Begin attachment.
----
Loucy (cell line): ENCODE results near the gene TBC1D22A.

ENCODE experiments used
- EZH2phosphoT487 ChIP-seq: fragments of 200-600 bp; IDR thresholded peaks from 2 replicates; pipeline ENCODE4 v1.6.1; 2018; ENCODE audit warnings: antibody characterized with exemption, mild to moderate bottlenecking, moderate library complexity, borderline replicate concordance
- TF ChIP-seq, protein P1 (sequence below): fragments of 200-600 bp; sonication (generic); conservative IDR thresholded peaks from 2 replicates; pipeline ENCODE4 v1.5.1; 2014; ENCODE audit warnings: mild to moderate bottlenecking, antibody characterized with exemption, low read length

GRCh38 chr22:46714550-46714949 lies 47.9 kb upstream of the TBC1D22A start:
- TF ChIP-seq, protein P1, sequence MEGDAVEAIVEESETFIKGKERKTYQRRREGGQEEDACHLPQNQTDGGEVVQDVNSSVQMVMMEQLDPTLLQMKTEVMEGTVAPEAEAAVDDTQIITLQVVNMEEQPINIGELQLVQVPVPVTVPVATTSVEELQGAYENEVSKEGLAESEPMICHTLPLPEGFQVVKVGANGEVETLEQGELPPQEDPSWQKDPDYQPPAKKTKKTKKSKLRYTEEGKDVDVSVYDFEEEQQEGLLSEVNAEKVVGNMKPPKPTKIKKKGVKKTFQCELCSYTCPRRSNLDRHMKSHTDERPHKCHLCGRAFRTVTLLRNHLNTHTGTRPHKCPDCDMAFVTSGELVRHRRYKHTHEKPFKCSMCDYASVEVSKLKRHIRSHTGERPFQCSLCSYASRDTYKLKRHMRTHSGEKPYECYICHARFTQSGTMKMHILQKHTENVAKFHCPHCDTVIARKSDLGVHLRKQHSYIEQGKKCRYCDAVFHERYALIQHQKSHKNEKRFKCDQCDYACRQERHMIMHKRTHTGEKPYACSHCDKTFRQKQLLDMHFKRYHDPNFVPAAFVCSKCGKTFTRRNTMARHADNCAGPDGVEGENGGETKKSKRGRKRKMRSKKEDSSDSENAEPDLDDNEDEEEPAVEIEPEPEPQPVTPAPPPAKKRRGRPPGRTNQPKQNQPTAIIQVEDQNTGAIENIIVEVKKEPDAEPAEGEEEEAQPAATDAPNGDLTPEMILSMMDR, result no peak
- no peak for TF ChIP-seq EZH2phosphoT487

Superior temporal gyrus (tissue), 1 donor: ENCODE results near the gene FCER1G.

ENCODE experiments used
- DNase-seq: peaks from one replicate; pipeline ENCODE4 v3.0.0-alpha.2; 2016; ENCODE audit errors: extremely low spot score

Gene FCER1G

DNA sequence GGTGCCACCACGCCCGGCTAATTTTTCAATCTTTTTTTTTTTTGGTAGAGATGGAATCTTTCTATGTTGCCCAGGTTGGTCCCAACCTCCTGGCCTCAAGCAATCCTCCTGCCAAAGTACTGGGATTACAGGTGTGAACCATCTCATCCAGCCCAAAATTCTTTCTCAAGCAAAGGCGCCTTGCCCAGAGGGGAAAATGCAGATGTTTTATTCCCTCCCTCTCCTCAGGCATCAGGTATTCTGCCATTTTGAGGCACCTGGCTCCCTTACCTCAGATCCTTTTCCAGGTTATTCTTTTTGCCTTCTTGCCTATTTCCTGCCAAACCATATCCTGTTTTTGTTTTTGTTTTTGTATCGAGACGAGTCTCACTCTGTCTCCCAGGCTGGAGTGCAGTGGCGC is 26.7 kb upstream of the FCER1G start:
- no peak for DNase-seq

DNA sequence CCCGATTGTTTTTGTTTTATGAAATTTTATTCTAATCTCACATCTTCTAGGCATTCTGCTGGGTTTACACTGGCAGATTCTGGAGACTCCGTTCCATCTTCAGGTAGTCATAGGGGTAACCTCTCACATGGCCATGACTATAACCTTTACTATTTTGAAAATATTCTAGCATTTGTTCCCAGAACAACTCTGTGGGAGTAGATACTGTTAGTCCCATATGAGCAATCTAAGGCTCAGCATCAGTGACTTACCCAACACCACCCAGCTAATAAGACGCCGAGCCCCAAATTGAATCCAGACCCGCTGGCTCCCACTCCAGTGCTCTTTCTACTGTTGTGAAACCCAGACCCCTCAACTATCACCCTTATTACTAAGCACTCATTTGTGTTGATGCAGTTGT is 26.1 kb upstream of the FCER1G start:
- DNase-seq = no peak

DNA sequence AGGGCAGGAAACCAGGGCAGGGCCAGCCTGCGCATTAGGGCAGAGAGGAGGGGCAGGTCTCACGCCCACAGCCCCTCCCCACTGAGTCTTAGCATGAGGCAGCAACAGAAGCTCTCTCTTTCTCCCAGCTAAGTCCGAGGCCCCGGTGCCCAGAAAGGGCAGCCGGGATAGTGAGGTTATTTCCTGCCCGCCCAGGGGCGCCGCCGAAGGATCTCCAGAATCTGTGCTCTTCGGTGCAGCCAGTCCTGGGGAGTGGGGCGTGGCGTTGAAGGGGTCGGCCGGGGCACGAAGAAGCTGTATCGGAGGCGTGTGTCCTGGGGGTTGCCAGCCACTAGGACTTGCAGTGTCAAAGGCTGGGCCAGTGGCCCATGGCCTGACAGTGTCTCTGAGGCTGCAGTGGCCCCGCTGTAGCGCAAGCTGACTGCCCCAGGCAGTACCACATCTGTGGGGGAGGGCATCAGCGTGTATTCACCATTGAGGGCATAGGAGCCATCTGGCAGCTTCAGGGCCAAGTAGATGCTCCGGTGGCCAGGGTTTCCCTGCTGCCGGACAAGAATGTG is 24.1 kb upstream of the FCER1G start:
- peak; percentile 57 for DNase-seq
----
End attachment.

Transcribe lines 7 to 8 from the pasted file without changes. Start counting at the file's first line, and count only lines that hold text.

- no peak for TF ChIP-seq EZH2phosphoT487

Superior temporal gyrus (tissue), 1 donor: ENCODE results near the gene FCER1G.